Thoughts on Cuban Hip Hop Being Used to Overthrow the Gov’t

Davey-D-brown-frameThere’s a been a lot of conversation about the recent revelations of Hip Hop and Hip Hop artists being via infiltrated through an agency called USAID with the goal of shaping opinions and sparking unrest to create a climate that would lead to the overthrow of the Cuban government. You can peep one of the many stories about that HERE—

In speaking about this case, I noted that far too many have fallen into the trap of seeing themselves and this music/culture as being unique in it being besieged, put under surveillance and being deemed a potential threat to those in power. Too many people saw the police collecting dossiers on Hip Hop as some sort of badge implying it was a reflection of power. Such assertions have been made without the context of history…

First its extremely important to note that this Government has always used culture and popular expression and mediums to undercut, destroy, marginalize, control, redirect a people and yes even help overthrow governments. What was revealed about Cuba is by no means unique. It may be unique for folks hearing about this for the first time..What we are talking about here is something that’s global..Cultural expression is serious biz..

I can say this in 2006, I went to Beirut and attended and participated in global conference on music and censorship. There I met folks who had spent many years in jail from all over the world because of their music and art which challenged those in power. You can read some of what was spoken about at that conference HERE

In order to understand this what folks need to clearly understand is that culture expression here in the US is often limited in how it’s defined. Many simply call it art. And art in the minds of many is luxury that is brought and sold and put on display to admire and debate. Our history and understanding of how we express ourselves has been erased or distorted. So instead seeing many types of cultural expressions (rapping, singing, dance, poetry, playing of music) as important and even primary ways of communication, we fail to see to see that the government sees what we do in that light..

Dr Jared Ball

Dr Jared Ball

With respect to Hip Hop as professor Jared Ball has long pointed out, its ‘mass communication’..Those in power have never ceded ground or allowed us to have too much independent control of mass comm outlets.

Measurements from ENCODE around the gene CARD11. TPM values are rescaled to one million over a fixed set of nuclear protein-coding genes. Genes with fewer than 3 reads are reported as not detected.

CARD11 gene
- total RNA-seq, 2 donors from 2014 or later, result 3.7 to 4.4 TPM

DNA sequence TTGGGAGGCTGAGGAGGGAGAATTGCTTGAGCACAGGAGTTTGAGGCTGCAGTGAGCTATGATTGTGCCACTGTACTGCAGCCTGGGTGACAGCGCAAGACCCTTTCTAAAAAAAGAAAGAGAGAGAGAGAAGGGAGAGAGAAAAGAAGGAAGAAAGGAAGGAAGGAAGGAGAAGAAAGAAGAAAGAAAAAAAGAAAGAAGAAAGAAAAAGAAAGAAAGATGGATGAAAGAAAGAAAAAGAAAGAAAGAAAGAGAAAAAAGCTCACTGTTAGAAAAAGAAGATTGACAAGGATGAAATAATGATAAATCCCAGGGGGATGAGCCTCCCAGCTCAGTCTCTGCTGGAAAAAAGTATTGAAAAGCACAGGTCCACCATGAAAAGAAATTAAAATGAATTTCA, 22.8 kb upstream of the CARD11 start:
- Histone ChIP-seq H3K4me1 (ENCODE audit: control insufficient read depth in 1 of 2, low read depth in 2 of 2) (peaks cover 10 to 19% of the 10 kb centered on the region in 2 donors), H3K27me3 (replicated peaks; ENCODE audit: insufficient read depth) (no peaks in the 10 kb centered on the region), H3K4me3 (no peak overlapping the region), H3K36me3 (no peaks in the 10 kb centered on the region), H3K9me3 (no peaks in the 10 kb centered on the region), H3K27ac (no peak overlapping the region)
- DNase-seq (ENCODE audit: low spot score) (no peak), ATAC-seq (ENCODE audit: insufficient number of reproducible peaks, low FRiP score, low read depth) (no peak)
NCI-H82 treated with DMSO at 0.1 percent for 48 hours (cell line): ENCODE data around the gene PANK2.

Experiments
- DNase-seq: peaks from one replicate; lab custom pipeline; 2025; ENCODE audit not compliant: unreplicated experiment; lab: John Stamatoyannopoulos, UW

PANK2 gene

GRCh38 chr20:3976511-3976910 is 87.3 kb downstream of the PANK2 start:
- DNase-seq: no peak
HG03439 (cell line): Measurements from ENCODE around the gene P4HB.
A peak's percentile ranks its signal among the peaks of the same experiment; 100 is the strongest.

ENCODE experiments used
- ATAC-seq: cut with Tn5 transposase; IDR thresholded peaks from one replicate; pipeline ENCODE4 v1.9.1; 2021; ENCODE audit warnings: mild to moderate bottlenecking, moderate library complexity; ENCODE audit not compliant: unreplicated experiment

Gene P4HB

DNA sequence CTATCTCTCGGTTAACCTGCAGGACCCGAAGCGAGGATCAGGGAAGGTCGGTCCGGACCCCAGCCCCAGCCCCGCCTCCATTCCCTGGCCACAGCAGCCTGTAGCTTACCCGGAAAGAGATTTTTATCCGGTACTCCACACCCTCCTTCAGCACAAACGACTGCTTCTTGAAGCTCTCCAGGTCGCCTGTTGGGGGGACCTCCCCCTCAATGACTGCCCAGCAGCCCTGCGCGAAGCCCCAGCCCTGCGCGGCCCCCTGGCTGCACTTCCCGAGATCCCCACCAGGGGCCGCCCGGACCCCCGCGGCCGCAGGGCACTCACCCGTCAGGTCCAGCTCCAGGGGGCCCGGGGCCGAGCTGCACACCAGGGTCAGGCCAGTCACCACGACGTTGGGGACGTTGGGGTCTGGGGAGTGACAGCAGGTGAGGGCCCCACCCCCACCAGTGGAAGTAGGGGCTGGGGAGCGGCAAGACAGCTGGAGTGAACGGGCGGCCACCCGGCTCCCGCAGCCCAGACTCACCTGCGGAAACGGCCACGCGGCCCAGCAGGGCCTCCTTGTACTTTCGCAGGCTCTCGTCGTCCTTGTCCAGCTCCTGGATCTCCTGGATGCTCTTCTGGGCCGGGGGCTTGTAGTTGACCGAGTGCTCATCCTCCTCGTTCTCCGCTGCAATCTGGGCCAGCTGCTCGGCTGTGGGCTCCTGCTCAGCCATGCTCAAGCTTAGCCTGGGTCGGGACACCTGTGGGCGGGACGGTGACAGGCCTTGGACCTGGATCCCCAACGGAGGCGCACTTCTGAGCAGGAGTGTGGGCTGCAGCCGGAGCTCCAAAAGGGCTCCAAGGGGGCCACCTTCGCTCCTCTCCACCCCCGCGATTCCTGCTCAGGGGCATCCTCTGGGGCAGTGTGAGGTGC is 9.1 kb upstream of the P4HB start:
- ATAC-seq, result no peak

Second point, Hip Hop being infiltrated and aspects of it being compromised is one the latest cultural expressions in a long line to be compromised. In order to best understand this.. I encourage folks to go on-line and look up this video that came out in the 1970s with a former FBI agent named Darthard Perry talking about how the government studied culture, in particular Black culture as a way to control the people.. You can and should peep that HERE—

For those who find this be a bit of a stretch.. I encourage you to peep the speech Dr Martin Luther King gave August 11 1967 to the National Association of Television and Radio Announcers about the role of culture, in this case music and Black radio deejays.. He plainly states there is no Civil Rights Movement without these deejays and the powerful influence of Soul Music, which like Hip Hop had its own challenges of being deemed unsavory, less than sophisticated and even violent.. (Folks living here in the Oakland, ask your parents or grandparents about James Brown being banned and concerts being shut down because he brought out the ‘wrong crowd’).. Check out King’s speech and the one given by Minister Farrakhan to a similar body of Black music industry folks 13 years later…

Third point, Hip Hop being as popular as it is was undoubtedly going to be seen as something that needed to be derailed, distorted and used a s a tool of oppression vs allowing it to be used as a tool of liberation. Wherever large crowds are gathered, we have got to expect those in power to be sizing it up and trying to figure out how to economically exploit it and politically derail it..

Bob MarleyFrom icons like Bob Marley being followed and undermined by the CIA to the banning of the drums during slavery at Congo Square to Fela Kuti who specifically said his music was a weapon being attacked, to the Black Arts Movement being marginalized where the late Amiri Baraka and others called upon Black folks to use their poems and music as weapons and be in alignment with the Black Power Movements of the time, to French rappers coming under fire and accused of sparking the 2005 riots in Paris with their music to the way the US uses its radio arm Voice of America to undermine governments, we should be clear in knowing that obtaining and maintaining public space will and has always been a challenge. We should be crystal clear that if you can ‘move the crowd’ folks are gonna have their eyes on you…

What’s most interesting about this scenario is that in many so-called progressive enclaves, culture is still seen and treated as an after thought or sidebar to the movement. Perhaps that’s deliberate because those in power in on that side of the political spectrum like their counterparts on the right want to keep many in the back of the bus and not have a seat at the table.

cuban rappersThe solution to all this is to 1-fully understand the power of our culture. Martin Luther King talks about that in his speech. In understanding its power, one has to then move in a direction where you are not dependent on entities and individuals who fear or don’t respect our culture for affirmation, funding etc..

2-Recognize many aspects of our culture are indeed powerful forms of communication. If Hip Hop has this much influence that governments use it to move folks from point A to point B, then what role are we playing when we consciously produce it or consume it?

3-Check out an incredible book called Party Music by Prof Rickey Vincent who digs real deep into this topic. He talks about the impact the Black Panthers had on Soul Music and how cultural expression was challenged and seen as a threat by those in power and ultimately used to destroy facets of the Black Power Movement..

4-Read Jared Ball’ s Book..”I Mix What I Like!: A Mixtape Manifesto” where he meticulously details how Hip Hop Music has been colonized. It’s important for folks to understand the many forces at work to harness our expression.